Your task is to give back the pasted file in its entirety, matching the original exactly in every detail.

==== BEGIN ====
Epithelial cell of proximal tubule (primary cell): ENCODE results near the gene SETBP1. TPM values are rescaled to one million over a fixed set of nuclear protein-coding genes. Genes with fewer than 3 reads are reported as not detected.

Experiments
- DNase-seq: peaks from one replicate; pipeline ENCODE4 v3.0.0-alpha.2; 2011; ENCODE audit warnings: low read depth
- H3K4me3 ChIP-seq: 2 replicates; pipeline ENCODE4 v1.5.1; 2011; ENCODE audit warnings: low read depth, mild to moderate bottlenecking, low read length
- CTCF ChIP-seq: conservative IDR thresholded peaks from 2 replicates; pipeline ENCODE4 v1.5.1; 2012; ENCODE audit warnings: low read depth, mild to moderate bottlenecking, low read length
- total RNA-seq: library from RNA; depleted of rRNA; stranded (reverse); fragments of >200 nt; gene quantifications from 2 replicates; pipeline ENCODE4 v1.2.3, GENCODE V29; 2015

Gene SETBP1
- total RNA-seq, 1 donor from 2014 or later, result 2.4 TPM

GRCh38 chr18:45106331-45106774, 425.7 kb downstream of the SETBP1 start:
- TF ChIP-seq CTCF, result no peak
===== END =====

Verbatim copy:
Epithelial cell of proximal tubule (primary cell): ENCODE results near the gene SETBP1. TPM values are rescaled to one million over a fixed set of nuclear protein-coding genes. Genes with fewer than 3 reads are reported as not detected.

Experiments
- DNase-seq: peaks from one replicate; pipeline ENCODE4 v3.0.0-alpha.2; 2011; ENCODE audit warnings: low read depth
- H3K4me3 ChIP-seq: 2 replicates; pipeline ENCODE4 v1.5.1; 2011; ENCODE audit warnings: low read depth, mild to moderate bottlenecking, low read length
- CTCF ChIP-seq: conservative IDR thresholded peaks from 2 replicates; pipeline ENCODE4 v1.5.1; 2012; ENCODE audit warnings: low read depth, mild to moderate bottlenecking, low read length
- total RNA-seq: library from RNA; depleted of rRNA; stranded (reverse); fragments of >200 nt; gene quantifications from 2 replicates; pipeline ENCODE4 v1.2.3, GENCODE V29; 2015

Gene SETBP1
- total RNA-seq, 1 donor from 2014 or later, result 2.4 TPM

GRCh38 chr18:45106331-45106774, 425.7 kb downstream of the SETBP1 start:
- TF ChIP-seq CTCF, result no peak